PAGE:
Chomsky calls for a "serious investigation" into Turkish use of chemical weapons

World-renowned American linguist and philosopher Noam Chomsky demanded a "serious investigation" into Turkish use of chemical attacks against guerrilla forces in Kurdistan.

Philosopher and linguist Noam Chomsky spoke to journalist Selahattin Işıldak of Medyahaber TV channel about the Turkish state's attacks and crackdown against the Kurds.


“The Turkish government has carried out many serious atrocities. In the 1990s, the war against the Kurds of Turkey was a horrendous crime. Tens of thousands killed, hundreds of thousands of refugees and thousands of villages destroyed in every imaginable form of torture,” Chomsky said.


Chomsky pointed out that Turkey’s use of chemical weapons marked a new phase in its atrocities against Kurdistan: “Since then, there are many other examples of the Turkish government atrocities. So, this (the use of chemical weapons) could be true, but I do not have direct evidence. So, I can't really say anything about a particular case, but the International Physicians for the Prevention of Nuclear War (IPPNW) is a highly reliable organization. The founder was a close friend of mine. It would certainly make good sense to send an independent investigation. If there is a way to bring it to the United Nations (UN), they certainly should do and act on it.”


Chomsky called attention to the IPPNW's findings concerning the chemical attacks. “These are very serious charges. They (IPPNW doctors Jan Van Aken and Josef Beppe Savary) are coming from an organization which in fact won the Nobel Peace Prize. It is a highly regarded and respected organization with highly qualified investigators. So, this is certainly a legitimate case for a serious investigation.  Perhaps some national government would be willing to sponsor this initiative. Perhaps the Swedish government since they presented the Nobel Prize to the IPPNW.”

Chomsky also criticized the Federal Kurdistan Region administration: “Well, I don't think the regional government has the credibility to call forth a serious investigation. Going back to the Halabja Massacre, I am sorry to say that, but the country that prevented an investigation was the US. In fact, the Reagan administration refused to blame Saddam Hussein. Those who were then supporting refused to blame the massacre and tried to shift the blame to Iran. Reagan himself blocked the congressional effort to protest it. I don't know what the US would say today. But I think the regional government is not in a position to do very much. It has to be one of the major states which could perhaps approach the UN, who would be a source of an investigation. Either the UN or one of its subsidiaries.”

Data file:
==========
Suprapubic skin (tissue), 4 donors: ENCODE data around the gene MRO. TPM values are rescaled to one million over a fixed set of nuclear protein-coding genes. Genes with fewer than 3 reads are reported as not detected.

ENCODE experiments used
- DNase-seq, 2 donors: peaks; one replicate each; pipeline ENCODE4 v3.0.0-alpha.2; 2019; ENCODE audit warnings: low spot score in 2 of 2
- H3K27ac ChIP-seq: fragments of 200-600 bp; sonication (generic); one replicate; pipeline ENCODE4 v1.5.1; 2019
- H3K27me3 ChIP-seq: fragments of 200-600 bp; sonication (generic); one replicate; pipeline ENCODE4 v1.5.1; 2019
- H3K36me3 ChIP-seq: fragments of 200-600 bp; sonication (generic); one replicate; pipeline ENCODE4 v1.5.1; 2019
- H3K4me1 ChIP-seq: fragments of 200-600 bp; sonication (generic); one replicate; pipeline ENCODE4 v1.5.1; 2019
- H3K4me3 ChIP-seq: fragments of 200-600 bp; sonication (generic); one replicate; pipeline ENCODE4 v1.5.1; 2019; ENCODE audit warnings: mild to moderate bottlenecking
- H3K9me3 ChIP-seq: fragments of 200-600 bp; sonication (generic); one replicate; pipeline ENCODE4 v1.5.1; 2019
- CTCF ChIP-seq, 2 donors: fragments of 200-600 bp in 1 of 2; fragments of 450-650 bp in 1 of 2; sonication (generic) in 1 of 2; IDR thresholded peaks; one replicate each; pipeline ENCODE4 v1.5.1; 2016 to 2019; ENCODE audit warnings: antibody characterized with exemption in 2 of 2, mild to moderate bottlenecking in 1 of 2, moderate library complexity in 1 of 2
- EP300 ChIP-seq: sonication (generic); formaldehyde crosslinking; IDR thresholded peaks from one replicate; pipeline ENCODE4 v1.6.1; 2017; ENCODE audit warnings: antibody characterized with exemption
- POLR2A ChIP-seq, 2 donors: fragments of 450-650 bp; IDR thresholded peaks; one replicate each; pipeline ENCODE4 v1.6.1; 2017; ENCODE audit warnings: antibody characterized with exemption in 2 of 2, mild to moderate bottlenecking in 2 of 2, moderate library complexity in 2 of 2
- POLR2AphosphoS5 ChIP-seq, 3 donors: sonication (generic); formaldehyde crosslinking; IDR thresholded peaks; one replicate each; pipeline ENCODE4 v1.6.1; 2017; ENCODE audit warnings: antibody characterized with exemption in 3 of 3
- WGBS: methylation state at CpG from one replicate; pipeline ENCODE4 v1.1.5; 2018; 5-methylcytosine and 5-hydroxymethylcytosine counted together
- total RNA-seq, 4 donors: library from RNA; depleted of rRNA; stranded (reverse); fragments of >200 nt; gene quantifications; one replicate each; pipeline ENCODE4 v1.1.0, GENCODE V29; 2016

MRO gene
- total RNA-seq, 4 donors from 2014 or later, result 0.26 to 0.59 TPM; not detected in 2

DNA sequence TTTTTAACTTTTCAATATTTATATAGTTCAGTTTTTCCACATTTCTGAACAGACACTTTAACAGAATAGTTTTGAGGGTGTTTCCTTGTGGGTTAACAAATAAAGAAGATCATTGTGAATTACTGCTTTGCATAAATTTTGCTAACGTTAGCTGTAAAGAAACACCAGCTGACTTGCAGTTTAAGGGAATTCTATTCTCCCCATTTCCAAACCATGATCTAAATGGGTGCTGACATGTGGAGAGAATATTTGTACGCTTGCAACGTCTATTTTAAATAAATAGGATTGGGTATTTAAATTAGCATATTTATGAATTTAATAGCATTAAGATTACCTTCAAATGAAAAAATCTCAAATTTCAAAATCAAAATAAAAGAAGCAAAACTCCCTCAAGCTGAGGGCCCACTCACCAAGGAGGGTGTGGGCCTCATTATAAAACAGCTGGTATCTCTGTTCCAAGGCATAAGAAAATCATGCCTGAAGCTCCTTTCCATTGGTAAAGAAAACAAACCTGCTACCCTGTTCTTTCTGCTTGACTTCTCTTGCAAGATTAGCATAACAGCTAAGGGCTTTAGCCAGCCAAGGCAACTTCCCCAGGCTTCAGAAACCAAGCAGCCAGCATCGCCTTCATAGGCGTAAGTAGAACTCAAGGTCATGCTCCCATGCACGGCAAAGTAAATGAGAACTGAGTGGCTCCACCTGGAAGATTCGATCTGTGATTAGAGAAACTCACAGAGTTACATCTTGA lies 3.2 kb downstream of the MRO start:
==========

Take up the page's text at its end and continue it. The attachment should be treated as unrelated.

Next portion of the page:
Chomsky addressed the arrest of Şebnem Korur Fincancı who demanded an investigation into the chemical attacks.

"We don't really need more evidence that the Turkish government is a highly repressive and authoritarian government. Naturally, any decent person should strongly protest this. But an effective protest is going to have to come from some international organizations or states with enough credibility to reach the general public. I can protest, but that doesn't mean anything. So, I think that the most likely possibility is to have some state, maybe Sweden, approach the UN and call for an investigation of these extremely serious charges.”


Chomsky remarked that nobody should expect criminal states to investigate their own crimes. “They are not going to do it. They should also accept the investigation of the hideous crimes they committed in the 1990s and the more recent crimes and their invasion of Kurdish areas in Syria. A lot of things they should do. But you cannot expect criminal states to carry out investigations of their own crimes. The US does not investigate its own crimes. They call forth investigations of other crimes. And the Turkish state is not going to be more responsible than the USA, France or England…Unfortunately, that's not the way the world of power operates under pressure. There is a lot the powerful ought to do. But they won’t do it unless under severe pressure.”


Chomsky stressed that most of the Turkish atrocities against the Kurds were carried out with broad US support.

"The international community has the responsibility to bring to the general public severe violations of human rights to organize public efforts to compel state powers to respond to them. Sometimes this can be achieved. Often it is extremely difficult. We know what the responsibilities are. Then comes the task of trying to fulfil them, which takes extreme effort. I’ll just give an example: take the Turkish atrocities against Turkey’s Kurds in the 1990s. They were all carried out with extensive U.S. government support. In fact, the Clinton administration gave more aid to Turkey at the peak moment of the crimes in 1998, more than the entire period at the initiation of the Turkish counter-insurgency operations.”


Chomsky expressed his support to Prof. Şebnem Korur Fincancı and 9 Kurdish journalists who were recently arrested. “We support them. We wish them courage facing the hard circumstances to which they have been subjected. We will do everything we can to bring their brutal treatment to public attention to organize efforts to end these atrocities. So, be strong. Know that there are many people who greatly respect what you are doing and are dedicated to trying to give you whatever help they can,” Chomsky said.